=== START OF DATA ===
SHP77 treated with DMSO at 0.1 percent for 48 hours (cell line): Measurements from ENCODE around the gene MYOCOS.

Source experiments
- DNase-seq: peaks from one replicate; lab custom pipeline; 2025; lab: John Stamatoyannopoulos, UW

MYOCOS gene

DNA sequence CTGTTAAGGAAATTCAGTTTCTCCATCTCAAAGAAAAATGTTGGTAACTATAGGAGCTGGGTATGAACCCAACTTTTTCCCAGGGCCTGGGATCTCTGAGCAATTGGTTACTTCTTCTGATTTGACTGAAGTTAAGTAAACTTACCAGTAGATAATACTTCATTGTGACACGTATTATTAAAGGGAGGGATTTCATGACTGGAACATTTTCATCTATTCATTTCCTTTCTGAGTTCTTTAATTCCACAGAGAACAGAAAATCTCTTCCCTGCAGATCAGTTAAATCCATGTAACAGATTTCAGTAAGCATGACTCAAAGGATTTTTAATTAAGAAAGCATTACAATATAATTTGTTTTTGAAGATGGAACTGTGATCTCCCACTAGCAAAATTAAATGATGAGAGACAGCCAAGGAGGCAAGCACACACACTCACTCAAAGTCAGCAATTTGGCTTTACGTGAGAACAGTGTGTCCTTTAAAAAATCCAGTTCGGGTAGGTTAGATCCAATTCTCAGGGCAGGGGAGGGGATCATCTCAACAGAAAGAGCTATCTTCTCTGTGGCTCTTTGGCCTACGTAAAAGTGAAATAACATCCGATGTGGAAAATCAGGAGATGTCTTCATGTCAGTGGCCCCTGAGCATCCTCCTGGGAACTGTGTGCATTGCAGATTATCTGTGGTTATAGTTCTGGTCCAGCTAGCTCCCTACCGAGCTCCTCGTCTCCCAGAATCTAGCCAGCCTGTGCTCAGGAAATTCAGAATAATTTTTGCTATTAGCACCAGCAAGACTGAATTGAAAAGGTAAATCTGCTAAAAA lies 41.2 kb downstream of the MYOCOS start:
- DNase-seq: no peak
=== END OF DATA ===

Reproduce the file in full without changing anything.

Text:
SHP77 treated with DMSO at 0.1 percent for 48 hours (cell line): Measurements from ENCODE around the gene MYOCOS.

Source experiments
- DNase-seq: peaks from one replicate; lab custom pipeline; 2025; lab: John Stamatoyannopoulos, UW

MYOCOS gene

DNA sequence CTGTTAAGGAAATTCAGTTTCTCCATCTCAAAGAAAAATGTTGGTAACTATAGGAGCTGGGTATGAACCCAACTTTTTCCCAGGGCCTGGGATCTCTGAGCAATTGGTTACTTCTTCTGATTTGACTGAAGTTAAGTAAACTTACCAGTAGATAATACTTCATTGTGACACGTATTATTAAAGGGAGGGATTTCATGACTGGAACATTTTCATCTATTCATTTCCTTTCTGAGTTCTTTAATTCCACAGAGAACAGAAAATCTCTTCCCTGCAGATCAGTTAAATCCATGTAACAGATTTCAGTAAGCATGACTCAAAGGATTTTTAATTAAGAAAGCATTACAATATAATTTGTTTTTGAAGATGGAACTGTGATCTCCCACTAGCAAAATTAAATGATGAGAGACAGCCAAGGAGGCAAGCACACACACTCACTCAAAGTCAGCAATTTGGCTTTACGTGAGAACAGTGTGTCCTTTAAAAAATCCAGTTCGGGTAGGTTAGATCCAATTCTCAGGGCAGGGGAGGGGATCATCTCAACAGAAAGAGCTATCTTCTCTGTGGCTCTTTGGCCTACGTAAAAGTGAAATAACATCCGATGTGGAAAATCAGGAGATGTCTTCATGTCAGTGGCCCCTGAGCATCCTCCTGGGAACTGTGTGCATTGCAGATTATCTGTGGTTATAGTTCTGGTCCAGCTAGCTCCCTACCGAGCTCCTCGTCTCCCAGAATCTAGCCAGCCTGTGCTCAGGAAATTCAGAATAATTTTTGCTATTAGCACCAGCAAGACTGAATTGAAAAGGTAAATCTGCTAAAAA lies 41.2 kb downstream of the MYOCOS start:
- DNase-seq: no peak